Optimistic speech of “home is where the heart is” and a long night of discussion with Cecil aside, Carlos still isn’t sure he’s right.
Night Vale, Desert Bluffs and the Desert Otherworld all live by “an eye for an eye and a tooth for a tooth” but even if Night Vale is home because it’s where Cecil is, he can’t believe that’s the right way to deal with problems he wants to solve. A scientist asks questions and then solves things even if he doesn’t know the mechanism of action yet.
In his quest to mend his relationship with Cecil, he’s had to throw Kevin under the bus. Set boundaries he’s not sure are healthy to begin with. And he knows how lonely his boyfriend’s double is. Every time Cecil complained about missing him, asked again if he’d find a door and he’d promise tomorrow again and again, Kevin would echo Cecil’s desperation with an equally desperate “don’t leave me”. It was terrifying how much the two mirrored each other’s begging.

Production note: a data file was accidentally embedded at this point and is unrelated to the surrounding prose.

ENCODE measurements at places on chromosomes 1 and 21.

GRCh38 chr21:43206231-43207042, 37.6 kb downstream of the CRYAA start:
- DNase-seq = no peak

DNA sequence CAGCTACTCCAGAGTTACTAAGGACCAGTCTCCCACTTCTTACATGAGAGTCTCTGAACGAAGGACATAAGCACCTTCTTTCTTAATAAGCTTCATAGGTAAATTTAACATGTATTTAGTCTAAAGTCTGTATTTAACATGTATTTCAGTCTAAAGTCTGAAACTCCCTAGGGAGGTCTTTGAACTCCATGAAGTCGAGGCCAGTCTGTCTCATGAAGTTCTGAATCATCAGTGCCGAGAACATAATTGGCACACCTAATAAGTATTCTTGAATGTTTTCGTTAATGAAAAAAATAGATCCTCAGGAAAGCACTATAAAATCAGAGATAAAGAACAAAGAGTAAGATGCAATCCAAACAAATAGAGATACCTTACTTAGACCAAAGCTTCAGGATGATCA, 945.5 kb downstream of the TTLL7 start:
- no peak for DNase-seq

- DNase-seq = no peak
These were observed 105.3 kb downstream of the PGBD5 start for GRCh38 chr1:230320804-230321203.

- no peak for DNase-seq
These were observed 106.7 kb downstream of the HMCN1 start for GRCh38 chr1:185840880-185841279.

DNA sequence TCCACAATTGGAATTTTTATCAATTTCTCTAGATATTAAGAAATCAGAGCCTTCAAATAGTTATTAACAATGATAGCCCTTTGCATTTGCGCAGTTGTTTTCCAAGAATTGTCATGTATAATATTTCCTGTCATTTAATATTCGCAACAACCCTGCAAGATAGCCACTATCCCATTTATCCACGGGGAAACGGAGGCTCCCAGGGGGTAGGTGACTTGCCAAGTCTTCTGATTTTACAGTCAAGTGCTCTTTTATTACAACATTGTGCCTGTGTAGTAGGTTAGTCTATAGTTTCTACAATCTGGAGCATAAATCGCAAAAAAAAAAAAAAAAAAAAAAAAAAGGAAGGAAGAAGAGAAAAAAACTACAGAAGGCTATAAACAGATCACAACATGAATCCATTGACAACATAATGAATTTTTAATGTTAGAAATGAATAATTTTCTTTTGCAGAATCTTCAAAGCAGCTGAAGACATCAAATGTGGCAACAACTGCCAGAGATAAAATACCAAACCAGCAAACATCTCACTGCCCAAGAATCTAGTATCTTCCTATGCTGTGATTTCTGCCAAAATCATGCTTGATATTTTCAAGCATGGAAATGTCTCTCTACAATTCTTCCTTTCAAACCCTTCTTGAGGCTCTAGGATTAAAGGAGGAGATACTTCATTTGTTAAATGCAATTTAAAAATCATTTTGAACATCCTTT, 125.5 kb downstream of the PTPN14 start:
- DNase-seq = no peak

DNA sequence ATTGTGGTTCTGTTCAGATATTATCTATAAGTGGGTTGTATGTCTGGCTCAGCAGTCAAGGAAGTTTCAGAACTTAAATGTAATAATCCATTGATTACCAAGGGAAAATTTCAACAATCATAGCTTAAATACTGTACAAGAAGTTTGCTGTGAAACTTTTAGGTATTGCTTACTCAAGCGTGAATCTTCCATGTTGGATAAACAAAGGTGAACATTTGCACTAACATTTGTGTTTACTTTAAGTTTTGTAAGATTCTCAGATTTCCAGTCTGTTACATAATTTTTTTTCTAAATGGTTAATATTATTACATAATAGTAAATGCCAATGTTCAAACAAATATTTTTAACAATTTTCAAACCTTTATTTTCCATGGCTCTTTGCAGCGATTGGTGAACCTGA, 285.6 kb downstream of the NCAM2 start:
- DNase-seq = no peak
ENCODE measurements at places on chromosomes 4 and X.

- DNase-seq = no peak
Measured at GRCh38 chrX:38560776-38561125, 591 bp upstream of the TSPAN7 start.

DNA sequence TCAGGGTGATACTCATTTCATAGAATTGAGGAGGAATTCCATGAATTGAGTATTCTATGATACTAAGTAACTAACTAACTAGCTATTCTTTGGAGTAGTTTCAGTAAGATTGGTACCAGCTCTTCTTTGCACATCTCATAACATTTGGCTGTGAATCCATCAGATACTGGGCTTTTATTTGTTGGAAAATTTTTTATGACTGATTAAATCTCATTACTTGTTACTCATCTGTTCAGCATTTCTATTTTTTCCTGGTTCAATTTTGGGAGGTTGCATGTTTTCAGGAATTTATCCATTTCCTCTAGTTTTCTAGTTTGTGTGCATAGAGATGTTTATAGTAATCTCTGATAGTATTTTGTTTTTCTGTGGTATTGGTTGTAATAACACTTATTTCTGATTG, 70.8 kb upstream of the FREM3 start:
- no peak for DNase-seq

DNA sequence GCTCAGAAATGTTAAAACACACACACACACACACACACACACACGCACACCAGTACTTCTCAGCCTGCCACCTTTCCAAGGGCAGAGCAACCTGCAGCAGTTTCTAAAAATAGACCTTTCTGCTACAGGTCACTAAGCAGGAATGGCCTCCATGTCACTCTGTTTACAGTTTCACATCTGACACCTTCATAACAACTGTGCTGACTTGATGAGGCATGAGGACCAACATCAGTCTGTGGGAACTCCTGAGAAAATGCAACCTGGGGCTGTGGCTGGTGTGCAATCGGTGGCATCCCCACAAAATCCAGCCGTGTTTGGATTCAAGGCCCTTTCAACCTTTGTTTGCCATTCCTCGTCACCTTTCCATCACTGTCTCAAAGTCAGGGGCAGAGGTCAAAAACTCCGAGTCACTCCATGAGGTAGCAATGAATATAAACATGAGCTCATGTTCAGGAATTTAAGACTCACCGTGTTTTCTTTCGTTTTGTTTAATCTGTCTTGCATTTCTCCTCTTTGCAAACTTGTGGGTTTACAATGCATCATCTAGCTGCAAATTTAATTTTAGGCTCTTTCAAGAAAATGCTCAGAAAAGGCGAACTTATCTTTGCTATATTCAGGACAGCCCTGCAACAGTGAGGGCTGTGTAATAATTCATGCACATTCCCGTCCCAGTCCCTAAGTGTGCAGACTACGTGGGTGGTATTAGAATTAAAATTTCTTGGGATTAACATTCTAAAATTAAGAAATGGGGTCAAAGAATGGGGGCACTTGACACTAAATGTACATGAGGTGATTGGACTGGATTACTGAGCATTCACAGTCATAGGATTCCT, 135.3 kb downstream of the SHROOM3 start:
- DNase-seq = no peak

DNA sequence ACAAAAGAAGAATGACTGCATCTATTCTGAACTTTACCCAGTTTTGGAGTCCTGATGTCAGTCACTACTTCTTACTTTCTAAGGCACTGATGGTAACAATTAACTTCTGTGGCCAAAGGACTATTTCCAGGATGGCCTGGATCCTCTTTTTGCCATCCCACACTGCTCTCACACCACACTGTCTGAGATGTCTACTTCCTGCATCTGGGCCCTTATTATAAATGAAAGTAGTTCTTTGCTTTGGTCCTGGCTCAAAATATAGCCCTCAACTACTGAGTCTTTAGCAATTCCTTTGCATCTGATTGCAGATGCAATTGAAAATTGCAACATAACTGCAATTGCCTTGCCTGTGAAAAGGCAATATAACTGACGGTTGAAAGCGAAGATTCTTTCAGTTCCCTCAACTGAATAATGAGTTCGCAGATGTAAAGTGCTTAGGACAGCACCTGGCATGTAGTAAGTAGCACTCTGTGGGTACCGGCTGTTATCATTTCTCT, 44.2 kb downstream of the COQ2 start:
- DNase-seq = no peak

Carlos had thought that maybe if he stayed one more month, Kevin would get better. That maybe by staying he could fix everyone. That he could stop the Masked Warriors from fighting the many other armies marching in different directions across the desert. That he could save Kevin from himself. Instead, he’d found himself running out of capacity to listen to Cecil and help him because he was so busy firefighting everything in the Desert Otherworld and finding the only solace in trying to desperately distract himself with his research which ultimately turned into the longest and most fruitless timesink in the history of his scientific career.
It’s been a long year of mistakes. But is it really mending when you replace one broken relationship with another?